Opening Address by Mr Tan Chuan-Jin, Speaker, Parliament of Singapore, at the RSIS-WTO Parliamentarian Workshop 2019
Tuesday, 11 June 2019
Pan Pacific Hotel, Singapore
Ladies and Gentlemen,
It is my honour today to address the tenth Parliamentarian Workshop on International Trade co-hosted by the S. Rajaratnam School of International Studies (RSIS), Nanyang Technological University, and the World Trade Organisation (WTO). On behalf of my fellow Members of Parliament (MPs) in Singapore, I wish our Parliamentary colleagues from across the Asia-Pacific a warm welcome.
2. The year 2009 was a significant one. Not only was this Workshop series launched then, but it also marked the first year after the Global Financial Crisis (GFC) and heralded the transition to a new normal in the global economy. Ten years on, it is heartening to see not only that the global economy has rebounded, slowly but surely, but also that the Asia-Pacific, including Southeast Asia, continues to be a dynamic region critical to the health of the world economy.
3. The factors responsible for this laudable growth are the same ones that have bolstered the region’s economic resilience. For the Asia-Pacific, development rode on the back of not only an embrace of economic openness, but an embrace of free trade — one enabled by the multilateral trading architecture and in turn, the various regional trading agreements (RTAs) built upon that essential, solid foundation.
4. This was particularly true for Southeast Asia in 1997, when the Association of Southeast Asian Nations (ASEAN) turned to trade as a way to bounce back from the Asian Financial Crisis. It launched the ASEAN Free Trade Area in December, followed by the ASEAN Framework Agreement on Services two years later. It also held true during the GFC, when Asian exports outperformed global trade from as early as the first quarter of 2009. Complemented by strong macroeconomic fundamentals, moreover, ASEAN intra-regional trade was instrumental to Southeast Asia’s swift recovery.
5. To this day, openness and trade continue to drive growth within the region. In 2017, ASEAN’s GDP stood at USD 2.8 trillion while its total trade was worth USD 2.6 trillion, making it the fourth largest trading economy globally. The continued implementation of the ASEAN Economic Community, a single market and production base aiming to facilitate greater economic integration in Southeast Asia; ongoing negotiations for the Regional Comprehensive Economic Partnership (RCEP), a mega-regional trade pact covering nearly a third of global GDP and half the world’s population; and the now-active Comprehensive and Progressive Agreement for Trans-Pacific Partnership (CPTPP), which several ASEAN members including Singapore are participating in, further reflect regional states’ commitment to maintain an open system and free trade. Their lawmakers continue to believe in the significant potential both trade and economic reforms hold for generating greater prosperity.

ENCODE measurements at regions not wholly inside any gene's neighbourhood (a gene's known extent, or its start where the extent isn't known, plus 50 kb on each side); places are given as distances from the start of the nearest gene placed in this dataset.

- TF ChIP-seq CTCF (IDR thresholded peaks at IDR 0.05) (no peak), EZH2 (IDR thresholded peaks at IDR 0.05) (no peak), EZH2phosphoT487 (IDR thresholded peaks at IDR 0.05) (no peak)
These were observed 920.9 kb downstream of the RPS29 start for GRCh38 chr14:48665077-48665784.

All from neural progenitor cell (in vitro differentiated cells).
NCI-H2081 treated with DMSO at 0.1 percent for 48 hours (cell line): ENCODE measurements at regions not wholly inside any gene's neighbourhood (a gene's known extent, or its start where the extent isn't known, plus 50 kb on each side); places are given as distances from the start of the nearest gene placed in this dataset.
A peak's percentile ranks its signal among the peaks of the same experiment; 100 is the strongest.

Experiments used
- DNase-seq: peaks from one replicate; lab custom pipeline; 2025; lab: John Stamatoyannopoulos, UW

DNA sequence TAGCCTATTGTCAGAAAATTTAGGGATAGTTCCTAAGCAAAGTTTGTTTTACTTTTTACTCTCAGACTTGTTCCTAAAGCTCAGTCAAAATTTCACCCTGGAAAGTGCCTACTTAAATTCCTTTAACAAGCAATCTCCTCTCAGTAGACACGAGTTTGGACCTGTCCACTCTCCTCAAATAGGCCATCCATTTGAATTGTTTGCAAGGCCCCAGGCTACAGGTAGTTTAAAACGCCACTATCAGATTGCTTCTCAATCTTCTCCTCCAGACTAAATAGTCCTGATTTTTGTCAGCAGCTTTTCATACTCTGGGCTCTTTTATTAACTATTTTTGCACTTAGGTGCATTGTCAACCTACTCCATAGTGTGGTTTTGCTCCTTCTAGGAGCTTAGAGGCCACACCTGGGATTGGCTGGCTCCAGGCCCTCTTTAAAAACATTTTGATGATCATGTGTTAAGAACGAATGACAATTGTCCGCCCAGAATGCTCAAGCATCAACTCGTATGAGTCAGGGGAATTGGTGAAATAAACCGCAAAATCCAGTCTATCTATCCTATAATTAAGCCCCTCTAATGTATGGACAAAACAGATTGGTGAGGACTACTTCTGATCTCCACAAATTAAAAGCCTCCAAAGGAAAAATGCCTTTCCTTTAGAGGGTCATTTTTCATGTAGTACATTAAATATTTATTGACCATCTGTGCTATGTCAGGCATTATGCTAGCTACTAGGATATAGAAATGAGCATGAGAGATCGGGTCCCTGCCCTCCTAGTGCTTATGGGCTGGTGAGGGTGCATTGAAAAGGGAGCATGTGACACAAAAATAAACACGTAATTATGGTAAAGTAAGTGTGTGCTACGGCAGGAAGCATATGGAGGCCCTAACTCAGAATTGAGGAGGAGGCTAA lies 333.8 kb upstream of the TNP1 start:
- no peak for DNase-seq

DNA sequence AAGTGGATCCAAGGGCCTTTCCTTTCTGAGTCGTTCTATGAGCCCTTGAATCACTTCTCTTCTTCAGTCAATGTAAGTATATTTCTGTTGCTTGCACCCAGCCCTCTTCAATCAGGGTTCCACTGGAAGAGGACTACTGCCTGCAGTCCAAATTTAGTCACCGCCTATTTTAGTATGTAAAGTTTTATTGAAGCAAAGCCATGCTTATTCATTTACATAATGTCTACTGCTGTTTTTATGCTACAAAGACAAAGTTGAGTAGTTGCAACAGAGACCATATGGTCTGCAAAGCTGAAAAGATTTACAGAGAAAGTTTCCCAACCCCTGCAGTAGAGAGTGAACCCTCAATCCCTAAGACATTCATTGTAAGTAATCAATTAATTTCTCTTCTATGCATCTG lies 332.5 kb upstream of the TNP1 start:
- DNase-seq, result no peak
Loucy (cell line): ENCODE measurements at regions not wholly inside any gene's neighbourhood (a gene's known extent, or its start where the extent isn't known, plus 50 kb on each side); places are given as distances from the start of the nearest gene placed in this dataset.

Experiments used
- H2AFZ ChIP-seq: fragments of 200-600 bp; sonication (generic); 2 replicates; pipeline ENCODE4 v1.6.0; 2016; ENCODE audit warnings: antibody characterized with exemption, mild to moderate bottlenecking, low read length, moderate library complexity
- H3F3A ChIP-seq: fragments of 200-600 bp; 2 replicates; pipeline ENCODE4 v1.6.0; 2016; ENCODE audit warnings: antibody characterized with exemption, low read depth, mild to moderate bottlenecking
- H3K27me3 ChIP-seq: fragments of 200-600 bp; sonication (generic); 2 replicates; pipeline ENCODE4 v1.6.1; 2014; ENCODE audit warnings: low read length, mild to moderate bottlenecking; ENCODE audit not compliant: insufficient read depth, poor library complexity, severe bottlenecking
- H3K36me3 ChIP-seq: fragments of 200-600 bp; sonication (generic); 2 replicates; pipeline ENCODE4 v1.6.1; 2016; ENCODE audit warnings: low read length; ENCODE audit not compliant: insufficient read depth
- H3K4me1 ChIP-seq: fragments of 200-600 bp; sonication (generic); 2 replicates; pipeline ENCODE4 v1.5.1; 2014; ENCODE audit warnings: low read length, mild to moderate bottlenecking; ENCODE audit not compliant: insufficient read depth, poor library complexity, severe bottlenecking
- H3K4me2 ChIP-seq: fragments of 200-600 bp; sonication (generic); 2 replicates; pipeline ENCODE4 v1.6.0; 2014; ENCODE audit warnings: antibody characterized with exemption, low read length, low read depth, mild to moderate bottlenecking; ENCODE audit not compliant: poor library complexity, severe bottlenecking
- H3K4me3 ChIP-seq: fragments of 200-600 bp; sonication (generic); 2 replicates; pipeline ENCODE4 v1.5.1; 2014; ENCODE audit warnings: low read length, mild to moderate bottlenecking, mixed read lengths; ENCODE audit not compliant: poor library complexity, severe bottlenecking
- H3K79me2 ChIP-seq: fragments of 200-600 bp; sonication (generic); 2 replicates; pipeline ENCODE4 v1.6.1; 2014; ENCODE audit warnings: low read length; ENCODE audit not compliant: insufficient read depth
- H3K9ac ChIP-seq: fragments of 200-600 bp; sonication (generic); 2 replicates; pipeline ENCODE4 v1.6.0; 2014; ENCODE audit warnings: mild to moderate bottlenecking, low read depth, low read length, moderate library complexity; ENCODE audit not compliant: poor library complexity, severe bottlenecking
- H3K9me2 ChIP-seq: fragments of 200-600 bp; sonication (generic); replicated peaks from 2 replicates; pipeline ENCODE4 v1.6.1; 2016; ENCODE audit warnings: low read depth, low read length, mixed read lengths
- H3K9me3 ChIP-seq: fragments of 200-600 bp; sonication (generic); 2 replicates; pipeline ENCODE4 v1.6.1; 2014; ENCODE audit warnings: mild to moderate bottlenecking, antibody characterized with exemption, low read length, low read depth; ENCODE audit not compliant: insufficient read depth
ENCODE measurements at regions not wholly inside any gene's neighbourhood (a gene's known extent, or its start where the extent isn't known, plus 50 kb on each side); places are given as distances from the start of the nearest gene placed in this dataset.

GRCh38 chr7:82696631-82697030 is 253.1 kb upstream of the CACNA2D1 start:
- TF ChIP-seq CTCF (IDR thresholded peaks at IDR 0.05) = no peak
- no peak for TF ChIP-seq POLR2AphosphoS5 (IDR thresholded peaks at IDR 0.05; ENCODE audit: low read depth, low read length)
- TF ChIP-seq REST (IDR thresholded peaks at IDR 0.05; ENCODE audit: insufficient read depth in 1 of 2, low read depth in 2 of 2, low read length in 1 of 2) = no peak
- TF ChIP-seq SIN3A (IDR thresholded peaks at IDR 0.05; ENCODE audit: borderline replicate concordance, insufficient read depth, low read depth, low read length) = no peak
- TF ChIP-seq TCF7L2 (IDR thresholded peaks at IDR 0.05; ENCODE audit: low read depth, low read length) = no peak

6. Nonetheless, despite such potential, it must be remembered that trade is neither inherently good nor bad. Rather, trade is a tool— one that must be wielded with care. History has shown that trade is capable of doing great things: generating waves of economic development, lifting countless millions out of poverty and improving quality of life, as well as sheltering myriad vulnerable economies from perfect economic storms.
7. However, trade can also create tensions. While its benefits are diffused, the costs of trade are often concentrated among some of the most vulnerable sections of society. An open system, for instance, allows firms to relocate their production facilities to places where labour costs are relatively low. Jobs thus move to other countries and unemployment results. Coupled with issues such as rising inequality and hindered socioeconomic mobility, which openness and trade have at times become scapegoats for, it is not surprising that anti-trade sentiments and bottom-up calls for protectionism have proliferated around the world. Moreover, trade has become a source of international conflicts, leading to top-down support for economic decoupling by some governments. These discontents send a loud and clear signal to lawmakers that going forward, trade must be used more effectively to deliver inclusive growth and sustainable development for all.